JPMorgan's Dimon: Losing trades were 'isolated event'

@CNNMoneyInvest May 21, 2012: 2:15 PM ET
Jamie Dimon said he won't publicly tally the losses from JPMorgan's massive bet on corporate bond prices.

Jamie Dimon said he won't publicly tally the losses from JPMorgan's massive bet on corporate bond prices.

NEW YORK (CNNMoney) -- JPMorgan Chase's multibillion trading loss will be forgotten before the year is through, Chief Executive Jamie Dimon predicted Monday at the Deutsche Bank Global Financial Services Investor Conference.

Dimon called the losing trades "an isolated event" and said he both hopes and expects that it will be "something we don't have to talk about by the end of the year."

He declined to explain why, or how the bank's chief investment office could erase the losses. Dimon also said the bank would not give a public running tally of the losses.

Several sources recently told CNNMoney that losses could be as high as $6 billion to $7 billion. That's a big jump from the $2 billion bandied around when Dimon first announced the losing trades on May 10.

JPMorgan's (JPM, Fortune 500) trades were built around contracts tied to corporate bonds. Specifically, the firm sold huge amounts of protection on an index of 125 highly rated corporate bonds that stood a better chance of paying off if the market had continued to rally.

While refusing to disclose details of what he called "this synthetic credit thing," Dimon said JPMorgan now has the right team in place to make things better.

He specifically cited Matt Zames, who replaced Ina Drew as chief investment officer, as the right person to unwind the trades. Zames was formerly a senior trader at Long-Term Capital Management, the failed hedge fund that placed massive bets on the trajectory of interest rates and required a $3.6 billion bailout from the Federal Reserve in 1998.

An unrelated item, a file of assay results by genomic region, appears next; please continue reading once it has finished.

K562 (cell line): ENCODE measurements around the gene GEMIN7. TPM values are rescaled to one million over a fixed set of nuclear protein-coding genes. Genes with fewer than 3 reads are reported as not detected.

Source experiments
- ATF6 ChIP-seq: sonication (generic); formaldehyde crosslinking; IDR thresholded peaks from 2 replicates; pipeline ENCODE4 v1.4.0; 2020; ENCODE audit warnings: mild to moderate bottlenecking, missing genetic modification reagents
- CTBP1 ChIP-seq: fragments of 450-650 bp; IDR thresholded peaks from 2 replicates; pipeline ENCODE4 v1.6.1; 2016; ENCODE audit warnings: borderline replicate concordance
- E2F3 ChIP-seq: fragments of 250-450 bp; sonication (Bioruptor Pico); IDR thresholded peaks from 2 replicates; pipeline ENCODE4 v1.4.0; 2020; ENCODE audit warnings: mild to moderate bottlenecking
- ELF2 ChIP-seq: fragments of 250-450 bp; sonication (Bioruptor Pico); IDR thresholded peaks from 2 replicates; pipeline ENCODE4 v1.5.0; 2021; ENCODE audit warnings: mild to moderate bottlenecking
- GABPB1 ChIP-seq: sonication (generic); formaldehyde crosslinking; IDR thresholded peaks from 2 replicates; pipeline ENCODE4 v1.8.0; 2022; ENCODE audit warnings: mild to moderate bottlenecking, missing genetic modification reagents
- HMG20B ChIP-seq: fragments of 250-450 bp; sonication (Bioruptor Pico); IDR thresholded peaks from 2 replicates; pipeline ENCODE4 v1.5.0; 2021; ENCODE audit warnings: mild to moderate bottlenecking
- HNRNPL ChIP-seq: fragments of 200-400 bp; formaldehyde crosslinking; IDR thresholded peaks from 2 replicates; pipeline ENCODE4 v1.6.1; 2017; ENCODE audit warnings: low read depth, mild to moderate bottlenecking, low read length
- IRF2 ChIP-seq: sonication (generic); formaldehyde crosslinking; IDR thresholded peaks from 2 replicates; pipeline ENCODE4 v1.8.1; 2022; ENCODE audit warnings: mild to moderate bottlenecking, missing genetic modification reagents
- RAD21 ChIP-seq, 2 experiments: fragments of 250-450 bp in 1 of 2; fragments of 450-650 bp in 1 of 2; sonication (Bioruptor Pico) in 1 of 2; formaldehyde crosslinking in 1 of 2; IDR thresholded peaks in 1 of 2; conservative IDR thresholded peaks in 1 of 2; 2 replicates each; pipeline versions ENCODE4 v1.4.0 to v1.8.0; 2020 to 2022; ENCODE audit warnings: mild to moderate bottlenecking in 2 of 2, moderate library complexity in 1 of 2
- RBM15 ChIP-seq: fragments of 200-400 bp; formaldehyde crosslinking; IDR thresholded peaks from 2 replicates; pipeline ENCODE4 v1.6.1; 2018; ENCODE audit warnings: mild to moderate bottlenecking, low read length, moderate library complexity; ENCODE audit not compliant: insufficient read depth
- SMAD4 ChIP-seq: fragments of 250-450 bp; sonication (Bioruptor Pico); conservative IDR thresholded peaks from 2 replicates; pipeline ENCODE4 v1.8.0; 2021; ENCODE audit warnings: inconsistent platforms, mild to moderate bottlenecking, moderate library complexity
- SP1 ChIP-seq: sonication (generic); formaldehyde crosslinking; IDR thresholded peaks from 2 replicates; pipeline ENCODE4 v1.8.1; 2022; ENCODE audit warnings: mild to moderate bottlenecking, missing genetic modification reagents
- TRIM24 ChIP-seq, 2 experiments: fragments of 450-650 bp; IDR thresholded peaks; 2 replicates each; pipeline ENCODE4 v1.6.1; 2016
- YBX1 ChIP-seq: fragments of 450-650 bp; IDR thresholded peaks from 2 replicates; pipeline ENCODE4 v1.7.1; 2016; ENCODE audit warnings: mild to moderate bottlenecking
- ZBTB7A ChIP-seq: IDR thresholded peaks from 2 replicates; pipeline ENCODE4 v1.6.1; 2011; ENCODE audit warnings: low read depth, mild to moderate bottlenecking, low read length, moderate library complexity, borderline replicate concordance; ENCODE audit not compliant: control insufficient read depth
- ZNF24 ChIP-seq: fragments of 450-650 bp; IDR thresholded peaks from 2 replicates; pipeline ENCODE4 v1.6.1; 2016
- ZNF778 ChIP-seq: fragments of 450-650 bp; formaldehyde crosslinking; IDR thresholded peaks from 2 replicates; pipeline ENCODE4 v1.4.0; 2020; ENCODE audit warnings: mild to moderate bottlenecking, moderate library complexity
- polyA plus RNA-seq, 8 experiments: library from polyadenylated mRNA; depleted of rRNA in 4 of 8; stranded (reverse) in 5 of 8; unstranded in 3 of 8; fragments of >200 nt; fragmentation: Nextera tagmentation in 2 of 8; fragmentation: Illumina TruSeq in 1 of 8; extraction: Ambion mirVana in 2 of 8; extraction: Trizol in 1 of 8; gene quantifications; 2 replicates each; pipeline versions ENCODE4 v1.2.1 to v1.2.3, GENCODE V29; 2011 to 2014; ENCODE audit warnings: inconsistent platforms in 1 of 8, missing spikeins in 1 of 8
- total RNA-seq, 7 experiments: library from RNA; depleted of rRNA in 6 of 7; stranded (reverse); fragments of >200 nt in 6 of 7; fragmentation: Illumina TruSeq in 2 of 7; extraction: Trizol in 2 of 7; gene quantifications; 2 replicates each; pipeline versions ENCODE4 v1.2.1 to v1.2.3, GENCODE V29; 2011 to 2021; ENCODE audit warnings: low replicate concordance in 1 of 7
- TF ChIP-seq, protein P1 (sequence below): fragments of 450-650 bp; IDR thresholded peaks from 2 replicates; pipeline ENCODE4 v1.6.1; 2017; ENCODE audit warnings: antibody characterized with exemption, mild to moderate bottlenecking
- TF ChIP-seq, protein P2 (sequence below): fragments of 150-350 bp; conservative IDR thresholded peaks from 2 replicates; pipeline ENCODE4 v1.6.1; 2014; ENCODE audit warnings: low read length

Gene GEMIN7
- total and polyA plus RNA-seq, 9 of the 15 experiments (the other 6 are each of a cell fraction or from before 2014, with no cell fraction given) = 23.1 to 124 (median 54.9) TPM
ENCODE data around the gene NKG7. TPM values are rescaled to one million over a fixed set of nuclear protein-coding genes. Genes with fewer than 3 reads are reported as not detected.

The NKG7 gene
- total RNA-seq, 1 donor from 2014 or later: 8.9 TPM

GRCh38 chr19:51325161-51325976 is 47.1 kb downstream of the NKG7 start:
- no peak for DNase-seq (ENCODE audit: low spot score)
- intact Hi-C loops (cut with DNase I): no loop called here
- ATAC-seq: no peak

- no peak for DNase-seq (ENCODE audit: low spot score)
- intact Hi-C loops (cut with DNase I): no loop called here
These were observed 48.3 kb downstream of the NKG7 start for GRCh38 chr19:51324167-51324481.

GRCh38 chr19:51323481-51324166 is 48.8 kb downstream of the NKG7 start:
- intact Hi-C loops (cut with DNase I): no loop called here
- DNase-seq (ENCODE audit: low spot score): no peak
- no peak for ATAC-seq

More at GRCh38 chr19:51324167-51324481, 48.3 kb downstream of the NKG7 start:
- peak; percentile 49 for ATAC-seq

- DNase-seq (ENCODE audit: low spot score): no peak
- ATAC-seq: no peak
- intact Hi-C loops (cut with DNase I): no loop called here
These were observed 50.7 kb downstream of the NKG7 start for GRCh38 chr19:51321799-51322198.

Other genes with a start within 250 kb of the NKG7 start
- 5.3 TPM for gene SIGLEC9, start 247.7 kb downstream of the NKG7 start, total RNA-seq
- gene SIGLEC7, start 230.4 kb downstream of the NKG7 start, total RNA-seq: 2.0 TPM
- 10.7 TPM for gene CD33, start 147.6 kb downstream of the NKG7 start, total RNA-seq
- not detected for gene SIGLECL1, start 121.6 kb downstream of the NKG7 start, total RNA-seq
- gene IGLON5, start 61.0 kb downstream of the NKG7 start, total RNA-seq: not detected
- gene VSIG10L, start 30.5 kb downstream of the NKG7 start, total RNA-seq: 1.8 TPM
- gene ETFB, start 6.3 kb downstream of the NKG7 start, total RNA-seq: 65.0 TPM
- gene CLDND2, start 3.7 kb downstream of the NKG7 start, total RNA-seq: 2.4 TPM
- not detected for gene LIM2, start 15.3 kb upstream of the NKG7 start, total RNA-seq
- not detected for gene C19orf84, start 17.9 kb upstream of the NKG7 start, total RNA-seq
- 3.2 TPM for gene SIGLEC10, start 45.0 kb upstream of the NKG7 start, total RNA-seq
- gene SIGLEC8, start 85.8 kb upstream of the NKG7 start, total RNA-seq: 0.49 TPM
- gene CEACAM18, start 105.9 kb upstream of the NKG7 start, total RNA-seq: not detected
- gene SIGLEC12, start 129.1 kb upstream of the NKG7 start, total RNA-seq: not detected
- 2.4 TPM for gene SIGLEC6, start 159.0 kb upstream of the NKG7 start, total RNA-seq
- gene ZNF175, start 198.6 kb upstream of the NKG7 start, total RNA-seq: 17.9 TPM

Throughout his hour-long speech before investors, Dimon continually tried to frame the loss as minute within the context of the bank's overall balance sheet. He cited JPMorgan's $1.1 trillion of liabilities, $700 billion in loans and the chief investment office's $8 billion in unrealized gains.

"We are still a very conservative company," he added, citing the bank's risk aversion several times during the talk.

Meanwhile, Dimon said the bank would suspend its share buyback program but will continue paying its dividend. The buyback suspension was simply a way to shore up capital to meet regulatory requirements, said Dimon. "Don't interpret that [as a comment] on the size of the losses."

Shares of JPMorgan have declined roughly 18% since the loss was first announced, and the stock was down more than 2% Monday.

Dimon had been among the most outspoken critics of post-financial crisis regulation. Now, he appears to be walking a fine line in his criticism.

"I don't disagree with the intent of the Volcker rule," he said, referring to the law that would prohibit banks from using their own capital to make bets on the direction of the market. It's unclear whether JPMorgan's trades would be considered bets along these lines.

His offered significantly more muted critiques of the new banking regulations, simply addressing how they might limit competitiveness of U.S. banks on the global stage. More regulation, he said, could force banks like JPMorgan to charge higher fees for trading and other banking activities.

"Market making is a critical thing to do right," he said. "America has the widest deepest most transparent capital markets in the world."

He said he worries about how JPMorgan would compete with Deutsche Bank (DB) or other European banks if costs rise because of regulation.  To top of page

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